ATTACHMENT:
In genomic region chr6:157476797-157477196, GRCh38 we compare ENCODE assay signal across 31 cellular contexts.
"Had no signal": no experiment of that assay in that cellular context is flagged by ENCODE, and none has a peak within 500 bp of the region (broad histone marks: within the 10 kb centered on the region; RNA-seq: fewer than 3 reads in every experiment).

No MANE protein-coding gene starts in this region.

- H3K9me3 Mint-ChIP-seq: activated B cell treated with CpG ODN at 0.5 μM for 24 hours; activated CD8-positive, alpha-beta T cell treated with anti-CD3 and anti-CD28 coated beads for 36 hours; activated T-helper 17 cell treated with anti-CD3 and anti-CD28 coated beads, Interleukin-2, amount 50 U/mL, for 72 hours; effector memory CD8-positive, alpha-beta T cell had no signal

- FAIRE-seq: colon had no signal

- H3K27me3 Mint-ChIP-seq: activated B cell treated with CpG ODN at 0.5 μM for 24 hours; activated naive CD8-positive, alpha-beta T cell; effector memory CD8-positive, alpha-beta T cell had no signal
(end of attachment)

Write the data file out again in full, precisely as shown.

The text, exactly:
In genomic region chr6:157476797-157477196, GRCh38 we compare ENCODE assay signal across 31 cellular contexts.
"Had no signal": no experiment of that assay in that cellular context is flagged by ENCODE, and none has a peak within 500 bp of the region (broad histone marks: within the 10 kb centered on the region; RNA-seq: fewer than 3 reads in every experiment).

No MANE protein-coding gene starts in this region.

- H3K9me3 Mint-ChIP-seq: activated B cell treated with CpG ODN at 0.5 μM for 24 hours; activated CD8-positive, alpha-beta T cell treated with anti-CD3 and anti-CD28 coated beads for 36 hours; activated T-helper 17 cell treated with anti-CD3 and anti-CD28 coated beads, Interleukin-2, amount 50 U/mL, for 72 hours; effector memory CD8-positive, alpha-beta T cell had no signal

- FAIRE-seq: colon had no signal

- H3K27me3 Mint-ChIP-seq: activated B cell treated with CpG ODN at 0.5 μM for 24 hours; activated naive CD8-positive, alpha-beta T cell; effector memory CD8-positive, alpha-beta T cell had no signal